CA county mulls fee for new development that can’t provide housing
TAHOE CITY, Calif. — Placer County may be moving forward with a ordinance that will place a fee on new development in the Tahoe area, if projects cannot provide housing units for employees.
The county’s housing policy in the General Plan requires new development in Tahoe area to provide housing units to 50 percent of full time employees that would work in the buildings.
Last year, the Board of Supervisors determined a housing fee should only be used as a last resort if the project could not provide those units.
In 2015, a nexus-based study was done to determine the maximum justifiable fee that the county could impose.
The fee represents the amount needed to cover 100 percent of the difference between costs of developing housing and what households in Placer County can afford to rent or purchase, according to a staff report. The study reported that the county could charge between $21,490 to $177,690 per market rate single family home or 4.4 percent of the sales price.
Staff presented the board this past week with certain options, including imposing no fee and requiring all projects to build employee housing, allow it as an option for projects when less than five units are required, set the maximum fee at 4.4 percent or setting it at a lower percentage.
Board members felt that the maximum fee amount imposed on a small project was not practical.
“I’m a little bit concerned with that large chunk of change on single family residences,” said Supervisor Jack Duran at a Board of Supervisors meeting.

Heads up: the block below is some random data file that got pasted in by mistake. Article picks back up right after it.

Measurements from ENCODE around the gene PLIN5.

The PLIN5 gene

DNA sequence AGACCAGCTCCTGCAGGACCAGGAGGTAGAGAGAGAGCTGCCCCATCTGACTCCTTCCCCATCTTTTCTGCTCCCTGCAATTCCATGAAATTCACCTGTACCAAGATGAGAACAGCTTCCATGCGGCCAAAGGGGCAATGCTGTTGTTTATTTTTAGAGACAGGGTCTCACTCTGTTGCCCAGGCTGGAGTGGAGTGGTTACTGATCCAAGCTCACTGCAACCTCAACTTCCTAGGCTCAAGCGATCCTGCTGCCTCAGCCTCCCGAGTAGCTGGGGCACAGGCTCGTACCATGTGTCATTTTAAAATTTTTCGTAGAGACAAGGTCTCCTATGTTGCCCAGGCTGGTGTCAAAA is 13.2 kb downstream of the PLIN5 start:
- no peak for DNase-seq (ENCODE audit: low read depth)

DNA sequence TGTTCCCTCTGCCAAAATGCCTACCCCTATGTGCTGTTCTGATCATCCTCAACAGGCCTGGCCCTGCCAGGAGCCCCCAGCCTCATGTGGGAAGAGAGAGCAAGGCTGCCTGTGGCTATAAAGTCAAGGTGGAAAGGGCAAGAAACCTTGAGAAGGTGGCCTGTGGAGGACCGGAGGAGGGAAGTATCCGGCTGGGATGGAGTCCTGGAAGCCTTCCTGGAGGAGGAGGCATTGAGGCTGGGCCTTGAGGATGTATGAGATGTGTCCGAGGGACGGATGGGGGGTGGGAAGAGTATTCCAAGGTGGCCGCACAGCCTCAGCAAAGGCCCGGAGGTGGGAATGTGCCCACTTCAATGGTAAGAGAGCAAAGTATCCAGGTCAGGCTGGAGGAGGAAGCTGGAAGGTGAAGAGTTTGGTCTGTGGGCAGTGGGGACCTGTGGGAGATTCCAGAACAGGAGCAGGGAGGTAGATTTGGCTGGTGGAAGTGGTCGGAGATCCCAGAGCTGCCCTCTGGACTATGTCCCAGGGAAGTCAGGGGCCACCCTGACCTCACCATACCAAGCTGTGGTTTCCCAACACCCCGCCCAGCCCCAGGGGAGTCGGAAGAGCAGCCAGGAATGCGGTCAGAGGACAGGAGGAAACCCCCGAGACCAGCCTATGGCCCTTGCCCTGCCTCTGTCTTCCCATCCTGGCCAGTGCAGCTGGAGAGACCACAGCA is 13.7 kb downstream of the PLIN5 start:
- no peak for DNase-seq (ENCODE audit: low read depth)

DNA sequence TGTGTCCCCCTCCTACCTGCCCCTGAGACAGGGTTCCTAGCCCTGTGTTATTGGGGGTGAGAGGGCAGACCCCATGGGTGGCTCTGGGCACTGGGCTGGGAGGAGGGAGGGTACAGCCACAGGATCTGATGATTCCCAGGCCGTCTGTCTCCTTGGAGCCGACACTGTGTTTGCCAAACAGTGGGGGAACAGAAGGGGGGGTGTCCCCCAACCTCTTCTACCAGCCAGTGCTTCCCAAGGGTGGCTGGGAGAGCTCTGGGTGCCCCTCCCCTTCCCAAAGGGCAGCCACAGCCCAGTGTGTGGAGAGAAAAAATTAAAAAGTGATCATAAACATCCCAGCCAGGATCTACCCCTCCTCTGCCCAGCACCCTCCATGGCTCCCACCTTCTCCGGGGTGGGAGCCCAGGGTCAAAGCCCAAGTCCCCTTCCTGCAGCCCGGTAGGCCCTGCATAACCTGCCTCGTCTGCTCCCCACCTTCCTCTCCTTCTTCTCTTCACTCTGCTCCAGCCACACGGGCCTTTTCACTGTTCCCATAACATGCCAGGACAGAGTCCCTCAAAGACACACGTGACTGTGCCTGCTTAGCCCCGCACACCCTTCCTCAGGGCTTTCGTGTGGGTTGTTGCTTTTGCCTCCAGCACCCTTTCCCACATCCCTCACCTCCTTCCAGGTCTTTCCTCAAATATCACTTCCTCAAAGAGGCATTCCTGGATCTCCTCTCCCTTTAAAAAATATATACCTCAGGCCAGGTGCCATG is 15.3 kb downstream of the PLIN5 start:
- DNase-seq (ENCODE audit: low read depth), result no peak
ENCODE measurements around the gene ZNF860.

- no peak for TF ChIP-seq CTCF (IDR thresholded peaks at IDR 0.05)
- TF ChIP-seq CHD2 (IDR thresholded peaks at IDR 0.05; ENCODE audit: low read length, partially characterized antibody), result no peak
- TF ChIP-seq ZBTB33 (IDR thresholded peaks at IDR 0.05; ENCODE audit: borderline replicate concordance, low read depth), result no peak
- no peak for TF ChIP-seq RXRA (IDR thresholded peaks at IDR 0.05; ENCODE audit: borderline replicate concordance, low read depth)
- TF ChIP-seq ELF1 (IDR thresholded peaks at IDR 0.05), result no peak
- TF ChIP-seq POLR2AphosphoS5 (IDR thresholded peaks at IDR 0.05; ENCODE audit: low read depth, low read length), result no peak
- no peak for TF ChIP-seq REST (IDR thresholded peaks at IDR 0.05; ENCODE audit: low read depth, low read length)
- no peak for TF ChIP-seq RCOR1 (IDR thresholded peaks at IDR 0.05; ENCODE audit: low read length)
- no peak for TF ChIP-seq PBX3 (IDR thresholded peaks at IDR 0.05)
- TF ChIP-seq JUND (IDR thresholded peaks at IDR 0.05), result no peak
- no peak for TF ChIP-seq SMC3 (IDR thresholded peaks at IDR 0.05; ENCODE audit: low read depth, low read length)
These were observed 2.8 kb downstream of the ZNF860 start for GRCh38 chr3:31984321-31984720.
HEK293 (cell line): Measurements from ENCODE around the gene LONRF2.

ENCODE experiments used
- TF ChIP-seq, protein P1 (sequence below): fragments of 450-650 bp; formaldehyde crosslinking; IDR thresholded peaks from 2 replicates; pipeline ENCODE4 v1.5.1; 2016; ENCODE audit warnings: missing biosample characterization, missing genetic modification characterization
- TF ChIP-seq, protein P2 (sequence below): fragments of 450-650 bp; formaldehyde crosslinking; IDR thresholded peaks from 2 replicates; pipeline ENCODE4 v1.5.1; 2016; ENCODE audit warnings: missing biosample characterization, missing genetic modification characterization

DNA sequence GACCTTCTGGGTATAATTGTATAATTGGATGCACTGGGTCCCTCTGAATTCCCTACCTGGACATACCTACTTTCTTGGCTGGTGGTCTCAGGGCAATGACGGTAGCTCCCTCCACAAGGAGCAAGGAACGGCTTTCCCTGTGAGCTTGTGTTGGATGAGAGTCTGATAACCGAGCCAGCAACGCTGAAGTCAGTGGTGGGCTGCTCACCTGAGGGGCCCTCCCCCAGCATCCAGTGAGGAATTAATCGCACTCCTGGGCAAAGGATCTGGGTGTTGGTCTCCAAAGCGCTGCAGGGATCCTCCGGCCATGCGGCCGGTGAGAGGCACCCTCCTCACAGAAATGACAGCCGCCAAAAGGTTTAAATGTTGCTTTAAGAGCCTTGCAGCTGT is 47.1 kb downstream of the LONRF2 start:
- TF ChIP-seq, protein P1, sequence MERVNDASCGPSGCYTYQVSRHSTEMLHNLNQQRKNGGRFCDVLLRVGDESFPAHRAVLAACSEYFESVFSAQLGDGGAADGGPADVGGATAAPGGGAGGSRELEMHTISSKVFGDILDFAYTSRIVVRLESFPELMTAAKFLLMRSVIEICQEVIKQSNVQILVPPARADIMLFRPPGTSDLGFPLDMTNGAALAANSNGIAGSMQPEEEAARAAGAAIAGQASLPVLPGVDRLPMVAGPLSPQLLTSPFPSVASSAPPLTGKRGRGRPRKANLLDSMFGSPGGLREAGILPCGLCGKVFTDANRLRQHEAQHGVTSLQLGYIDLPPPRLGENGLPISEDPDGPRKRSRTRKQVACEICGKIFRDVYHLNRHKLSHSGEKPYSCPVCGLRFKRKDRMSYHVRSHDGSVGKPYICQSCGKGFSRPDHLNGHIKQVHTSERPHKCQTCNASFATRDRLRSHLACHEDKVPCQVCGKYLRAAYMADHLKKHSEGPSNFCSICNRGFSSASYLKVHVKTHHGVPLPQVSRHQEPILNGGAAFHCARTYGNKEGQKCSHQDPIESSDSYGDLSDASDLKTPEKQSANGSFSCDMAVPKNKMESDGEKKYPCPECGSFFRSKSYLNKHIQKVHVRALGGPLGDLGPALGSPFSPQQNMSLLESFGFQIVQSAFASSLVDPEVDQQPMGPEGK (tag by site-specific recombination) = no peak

“The rental market is increasingly difficult in the region,” said John Falk of the Tahoe Sierra Board of Realtors. “Anything you do that would propose to add a cost to rental housing might be a bridge too far.”
Falk suggested that if the board were to move forward with such an ordinance that they also provide additional incentives to developers.
“What we have done so far is not working,” said Supervisor Jennifer Montgomery. “The idea of collecting fees and hoping that we gather enough over time to build appropriate amounts of workforce and achievable housing hasn’t panned out.”
However, she said, a fee for smaller projects could be appropriate.
“It looks like we have to do a little more work to come back and give some proper direction,” said Supervisor Jim Holmes.
“It sounds like there’s some interest in looking at the different levels of those fees,” said Shawna Purvines, Placer County principal planner.
Purvines said staff will bring back additional information on incentives for developers that can be provided in the ordinance.
Hannah Jones is a reporter for the Sierra Sun. She can be reached at 530-550-2652 or firstname.lastname@example.org.